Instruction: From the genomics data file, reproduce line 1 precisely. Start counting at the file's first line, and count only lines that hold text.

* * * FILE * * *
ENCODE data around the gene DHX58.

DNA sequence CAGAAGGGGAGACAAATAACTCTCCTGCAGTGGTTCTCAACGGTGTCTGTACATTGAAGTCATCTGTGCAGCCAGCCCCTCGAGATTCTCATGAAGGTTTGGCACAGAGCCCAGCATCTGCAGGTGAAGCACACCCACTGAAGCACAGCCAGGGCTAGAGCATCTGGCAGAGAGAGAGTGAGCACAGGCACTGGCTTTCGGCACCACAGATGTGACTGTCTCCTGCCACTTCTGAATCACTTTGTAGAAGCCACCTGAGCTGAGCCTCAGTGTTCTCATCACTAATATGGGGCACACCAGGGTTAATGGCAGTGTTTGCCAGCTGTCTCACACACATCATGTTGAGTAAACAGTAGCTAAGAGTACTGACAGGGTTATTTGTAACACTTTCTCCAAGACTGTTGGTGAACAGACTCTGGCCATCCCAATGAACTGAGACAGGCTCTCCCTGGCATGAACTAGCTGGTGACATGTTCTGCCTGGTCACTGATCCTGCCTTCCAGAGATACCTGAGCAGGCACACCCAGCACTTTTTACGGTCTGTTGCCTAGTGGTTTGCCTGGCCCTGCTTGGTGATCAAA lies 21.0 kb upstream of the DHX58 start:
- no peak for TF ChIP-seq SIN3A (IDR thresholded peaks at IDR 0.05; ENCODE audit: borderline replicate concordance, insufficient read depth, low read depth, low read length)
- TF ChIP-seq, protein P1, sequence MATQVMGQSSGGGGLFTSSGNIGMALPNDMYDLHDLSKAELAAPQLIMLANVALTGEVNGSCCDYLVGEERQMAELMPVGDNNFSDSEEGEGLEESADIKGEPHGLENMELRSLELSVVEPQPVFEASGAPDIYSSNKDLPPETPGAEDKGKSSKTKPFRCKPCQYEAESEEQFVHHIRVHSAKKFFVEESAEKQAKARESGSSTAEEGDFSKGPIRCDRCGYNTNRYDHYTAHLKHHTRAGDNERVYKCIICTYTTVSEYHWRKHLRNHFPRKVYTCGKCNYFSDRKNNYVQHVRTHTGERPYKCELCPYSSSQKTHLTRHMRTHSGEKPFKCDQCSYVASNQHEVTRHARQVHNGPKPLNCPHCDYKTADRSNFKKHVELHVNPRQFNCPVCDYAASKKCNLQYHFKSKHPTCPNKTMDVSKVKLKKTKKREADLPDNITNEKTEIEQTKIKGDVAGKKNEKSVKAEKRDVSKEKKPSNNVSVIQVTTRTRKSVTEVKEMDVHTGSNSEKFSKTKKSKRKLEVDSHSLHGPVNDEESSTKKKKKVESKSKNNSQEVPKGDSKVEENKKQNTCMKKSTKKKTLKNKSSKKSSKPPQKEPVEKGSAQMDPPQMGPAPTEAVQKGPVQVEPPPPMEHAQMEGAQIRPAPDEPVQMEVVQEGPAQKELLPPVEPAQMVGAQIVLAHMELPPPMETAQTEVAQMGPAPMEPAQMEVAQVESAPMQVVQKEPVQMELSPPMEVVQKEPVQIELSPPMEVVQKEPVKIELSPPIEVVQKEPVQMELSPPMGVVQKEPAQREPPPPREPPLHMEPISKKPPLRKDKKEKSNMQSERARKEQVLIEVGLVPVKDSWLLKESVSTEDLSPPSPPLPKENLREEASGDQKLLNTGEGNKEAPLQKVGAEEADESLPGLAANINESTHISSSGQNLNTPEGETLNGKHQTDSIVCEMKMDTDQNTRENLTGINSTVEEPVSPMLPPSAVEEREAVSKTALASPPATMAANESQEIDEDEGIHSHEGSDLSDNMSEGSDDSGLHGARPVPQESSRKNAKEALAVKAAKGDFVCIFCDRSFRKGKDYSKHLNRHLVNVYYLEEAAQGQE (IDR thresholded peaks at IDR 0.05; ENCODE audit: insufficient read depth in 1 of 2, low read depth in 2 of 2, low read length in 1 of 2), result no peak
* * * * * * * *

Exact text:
ENCODE data around the gene DHX58.